Law without justice: why criminal law doesn't give people what they deserve

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Oxford University Press, 2006 - Law - 319 pages
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If an innocent person is sent to prison or if a killer walks free, we are outraged. The legal system assures us, and we expect and demand, that it will seek to "do justice" in criminal cases. So why, for some cases, does the criminal law deliberately and routinely sacrifice justice? In this unflinching look at American criminal law, Paul Robinson and Michael Cahill demonstrate that cases with unjust outcomes are not always irregular or unpredictable. Rather, the criminal law sometimes chooses not to give defendants what they deserve: that is, unsatisfying results occur even when the system works as it is designed to work. The authors find that while some justice-sacrificing doctrines serve their intended purpose, many others do not, or could be replaced by other, better rules that would serve the purpose without abandoning a just result. With a panoramic view of the overlapping and often competing goals that our legal institutions must balance on a daily basis, Law without Justice challenges us to restore justice to the criminal justice system.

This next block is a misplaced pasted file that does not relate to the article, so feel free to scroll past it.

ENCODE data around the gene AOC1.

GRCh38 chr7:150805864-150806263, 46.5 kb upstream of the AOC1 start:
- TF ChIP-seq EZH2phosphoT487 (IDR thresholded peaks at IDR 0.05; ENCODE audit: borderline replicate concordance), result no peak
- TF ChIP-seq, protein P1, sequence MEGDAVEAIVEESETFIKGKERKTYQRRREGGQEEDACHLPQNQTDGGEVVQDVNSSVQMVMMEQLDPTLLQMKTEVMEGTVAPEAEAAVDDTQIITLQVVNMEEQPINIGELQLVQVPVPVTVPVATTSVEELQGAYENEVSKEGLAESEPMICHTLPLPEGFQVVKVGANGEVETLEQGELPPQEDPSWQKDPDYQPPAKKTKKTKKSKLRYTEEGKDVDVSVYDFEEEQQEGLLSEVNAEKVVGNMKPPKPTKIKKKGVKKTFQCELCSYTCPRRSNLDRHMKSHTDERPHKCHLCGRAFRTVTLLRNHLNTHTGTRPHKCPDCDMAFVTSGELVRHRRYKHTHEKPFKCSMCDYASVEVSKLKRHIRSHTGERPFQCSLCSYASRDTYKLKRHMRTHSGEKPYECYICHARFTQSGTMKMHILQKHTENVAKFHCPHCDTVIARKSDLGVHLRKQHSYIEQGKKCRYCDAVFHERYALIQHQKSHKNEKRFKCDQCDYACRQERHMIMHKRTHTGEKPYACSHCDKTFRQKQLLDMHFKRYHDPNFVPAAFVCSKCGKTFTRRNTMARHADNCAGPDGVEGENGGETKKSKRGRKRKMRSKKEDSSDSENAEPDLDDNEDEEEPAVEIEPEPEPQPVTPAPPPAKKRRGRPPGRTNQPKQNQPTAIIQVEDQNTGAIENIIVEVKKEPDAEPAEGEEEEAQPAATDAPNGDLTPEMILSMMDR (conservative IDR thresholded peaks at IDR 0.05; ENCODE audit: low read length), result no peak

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Doing Justice and the Distractions from It

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About the author (2006)

Paul Robinson, the Colin S. Diver Distinguished Professor of Law at the University of Pennsylvania, is one of the world's leading experts on criminal law. His non-academic work includes service as a federal prosecutor, as counsel for the U.S. Senate Subcommittee on Criminal Laws and Procedures, and as one of the original Commissioners of the United States Sentencing Commission.
Michael Cahill is Assistant Professor at Brooklyn Law School. Prior to his academic career, he served as Staff Director for the Illinois Criminal Code Rewrite and Reform Commission and was a consultant for the Kentucky Penal Code Revision Project.

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